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By: Lily Crespo Esq.
Quick takeaway: Schools can take disciplinary action against any employee for engaging in speech that is not protected, including political speech that may show up in the classroom or on social media. However, the laws and circumstances surrounding these types of First Amendment issues are rarely clear.
What happened: This is America, and we all have First Amendment rights. In fact, the First Amendment rights of educators are more robust than those of private employees. This is because public employers are “state actors” governed by the First Amendment, unlike private employers. Schools must respect their employees’ rights to speak “as a private citizen” on “matters of public concern.” You’ll recognize those phrases from iconic cases like Pickering, Garcetti, and Connick.
However, “when a citizen enters government service, the citizen by necessity must accept certain limitations on his or her freedom. . . When public employees make statements pursuant to their official duties, the employees are not speaking as citizens for First Amendment purposes, and the Constitution does not insulate their communications from employer discipline.” Garcetti v. Ceballos, 547 U.S. 410 (2006).
Case in point: Judge Jane E. Magnus-Stinson ruled in a 52-page decision last week that the school in question could not accommodate “religious beliefs without sustaining undue hardship” on the school, students and faculty.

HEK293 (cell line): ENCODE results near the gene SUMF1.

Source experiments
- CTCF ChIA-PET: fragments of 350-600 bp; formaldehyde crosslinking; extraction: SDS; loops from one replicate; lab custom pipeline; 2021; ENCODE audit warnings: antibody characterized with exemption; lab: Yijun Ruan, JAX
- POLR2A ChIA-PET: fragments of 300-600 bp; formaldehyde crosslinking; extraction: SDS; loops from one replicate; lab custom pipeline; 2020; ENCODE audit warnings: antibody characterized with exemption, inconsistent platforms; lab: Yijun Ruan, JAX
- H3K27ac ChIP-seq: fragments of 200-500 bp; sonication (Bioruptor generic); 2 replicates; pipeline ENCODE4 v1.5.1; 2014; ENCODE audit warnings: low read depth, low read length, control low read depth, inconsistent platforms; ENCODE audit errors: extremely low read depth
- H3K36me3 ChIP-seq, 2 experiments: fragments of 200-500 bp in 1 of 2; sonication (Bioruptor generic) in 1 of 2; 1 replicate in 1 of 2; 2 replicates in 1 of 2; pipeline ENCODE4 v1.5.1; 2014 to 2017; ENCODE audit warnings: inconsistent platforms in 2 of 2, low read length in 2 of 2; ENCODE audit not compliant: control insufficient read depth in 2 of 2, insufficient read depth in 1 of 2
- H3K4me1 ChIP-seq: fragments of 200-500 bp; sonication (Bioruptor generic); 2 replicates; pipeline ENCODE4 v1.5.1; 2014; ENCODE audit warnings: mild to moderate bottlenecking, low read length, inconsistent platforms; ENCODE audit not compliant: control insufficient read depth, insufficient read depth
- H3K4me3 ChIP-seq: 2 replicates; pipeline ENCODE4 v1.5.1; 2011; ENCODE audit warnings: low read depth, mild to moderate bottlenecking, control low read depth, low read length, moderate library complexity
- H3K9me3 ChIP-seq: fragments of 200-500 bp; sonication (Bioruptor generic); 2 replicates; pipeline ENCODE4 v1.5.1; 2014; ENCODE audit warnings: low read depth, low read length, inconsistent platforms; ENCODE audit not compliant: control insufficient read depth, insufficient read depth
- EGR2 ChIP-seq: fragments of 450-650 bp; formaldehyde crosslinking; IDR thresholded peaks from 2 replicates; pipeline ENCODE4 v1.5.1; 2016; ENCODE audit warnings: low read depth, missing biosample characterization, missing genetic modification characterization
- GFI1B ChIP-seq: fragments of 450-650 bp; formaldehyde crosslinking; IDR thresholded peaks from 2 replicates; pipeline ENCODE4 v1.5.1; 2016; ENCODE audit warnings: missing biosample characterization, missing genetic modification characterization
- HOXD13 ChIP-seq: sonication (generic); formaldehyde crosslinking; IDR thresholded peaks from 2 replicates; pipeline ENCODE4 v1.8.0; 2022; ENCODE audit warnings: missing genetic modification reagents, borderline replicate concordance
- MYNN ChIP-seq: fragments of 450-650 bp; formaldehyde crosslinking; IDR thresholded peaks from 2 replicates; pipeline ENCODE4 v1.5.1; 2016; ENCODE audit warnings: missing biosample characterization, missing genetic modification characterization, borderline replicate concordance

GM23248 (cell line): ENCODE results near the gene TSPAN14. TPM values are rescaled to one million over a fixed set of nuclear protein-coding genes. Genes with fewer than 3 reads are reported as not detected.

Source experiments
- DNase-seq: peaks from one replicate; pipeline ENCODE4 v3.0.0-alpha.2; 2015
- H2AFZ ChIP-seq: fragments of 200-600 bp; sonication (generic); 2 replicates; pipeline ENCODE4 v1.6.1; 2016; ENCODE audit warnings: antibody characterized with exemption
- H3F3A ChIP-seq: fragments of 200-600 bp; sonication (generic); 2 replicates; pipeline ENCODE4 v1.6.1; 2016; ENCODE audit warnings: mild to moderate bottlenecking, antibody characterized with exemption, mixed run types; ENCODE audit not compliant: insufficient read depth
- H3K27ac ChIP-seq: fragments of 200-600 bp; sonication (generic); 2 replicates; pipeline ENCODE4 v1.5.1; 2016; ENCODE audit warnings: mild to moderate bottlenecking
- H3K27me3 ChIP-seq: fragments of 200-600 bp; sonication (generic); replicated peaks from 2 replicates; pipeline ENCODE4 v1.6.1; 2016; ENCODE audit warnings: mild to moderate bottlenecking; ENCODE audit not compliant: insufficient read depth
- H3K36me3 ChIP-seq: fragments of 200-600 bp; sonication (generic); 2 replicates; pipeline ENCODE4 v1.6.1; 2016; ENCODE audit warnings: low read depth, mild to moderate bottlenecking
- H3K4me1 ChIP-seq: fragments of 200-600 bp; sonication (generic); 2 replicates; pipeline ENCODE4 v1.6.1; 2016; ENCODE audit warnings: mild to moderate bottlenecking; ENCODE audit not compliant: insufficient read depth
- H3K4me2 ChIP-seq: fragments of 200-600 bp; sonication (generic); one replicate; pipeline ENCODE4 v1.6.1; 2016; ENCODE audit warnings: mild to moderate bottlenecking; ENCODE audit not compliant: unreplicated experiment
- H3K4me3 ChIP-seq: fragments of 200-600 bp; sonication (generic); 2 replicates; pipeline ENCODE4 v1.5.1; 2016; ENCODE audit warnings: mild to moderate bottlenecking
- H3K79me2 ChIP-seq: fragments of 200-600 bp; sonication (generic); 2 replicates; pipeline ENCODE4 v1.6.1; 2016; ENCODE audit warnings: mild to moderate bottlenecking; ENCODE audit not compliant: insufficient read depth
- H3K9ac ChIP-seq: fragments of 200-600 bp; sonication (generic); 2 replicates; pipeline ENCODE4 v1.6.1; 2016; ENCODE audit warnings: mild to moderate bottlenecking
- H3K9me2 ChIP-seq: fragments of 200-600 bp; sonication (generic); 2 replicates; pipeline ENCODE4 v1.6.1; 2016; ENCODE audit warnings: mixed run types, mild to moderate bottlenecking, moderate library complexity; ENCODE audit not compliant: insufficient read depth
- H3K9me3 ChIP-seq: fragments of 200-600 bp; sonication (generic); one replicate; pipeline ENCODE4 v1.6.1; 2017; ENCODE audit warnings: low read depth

Background: In 2017, the Brownsburg High School implemented a new policy that allowed transgender students to identify their preferred names and pronouns, and required employees to refer to students in line with those preferences. Shortly thereafter, Mr. Kluge, a high school music and orchestra teacher, informed the superintendent that he would not abide by this directive because it conflicted with his religious beliefs against confirming gender dysphoria.
Mr. Kluge was instructed that he had three choices: (1) abide by the policy and refer to students by their preferred names, (2) resign, or (3) be terminated without pay. Kluge resigned, and then sued arguing that the school violated his First Amendment rights to freedom of religion and speech.
Mr. Kluge ultimately lost his case because “Continuing to allow Mr. Kluge an accommodation that resulted in complaints that transgender students felt targeted and dehumanized could potentially have subjected the school to a Title IX discrimination lawsuit brought by a transgender student,” Judge Stinson wrote. “Whether such lawsuit would ultimately have been successful is not for the Court to decide at this juncture, as it is sufficient that the state of the law during Mr. Kluge’s employment created a risk of liability, and BCSC considered that risk in determining how to resolve Mr. Kluge’s objections to the policies concerning transgender students.”
What the decision means for schools: During these passionate times, it is important that school staff remember the limitations and obligations they have when fulfilling their duties. This means staying on-task with students, rather than unnecessarily spending valuable instructional time expressing political views that aren’t part of your curriculum or that particular class. This also means that when political topics are appropriately a part of classroom discussions, teachers must remain professional, respectful, and educational.
As you consider these and other issues, we recommend you speak with your school lawyer or contact Bea, Kevin, Megan, Beth, and Lily by email or at 406-542-1300 to discuss these issues.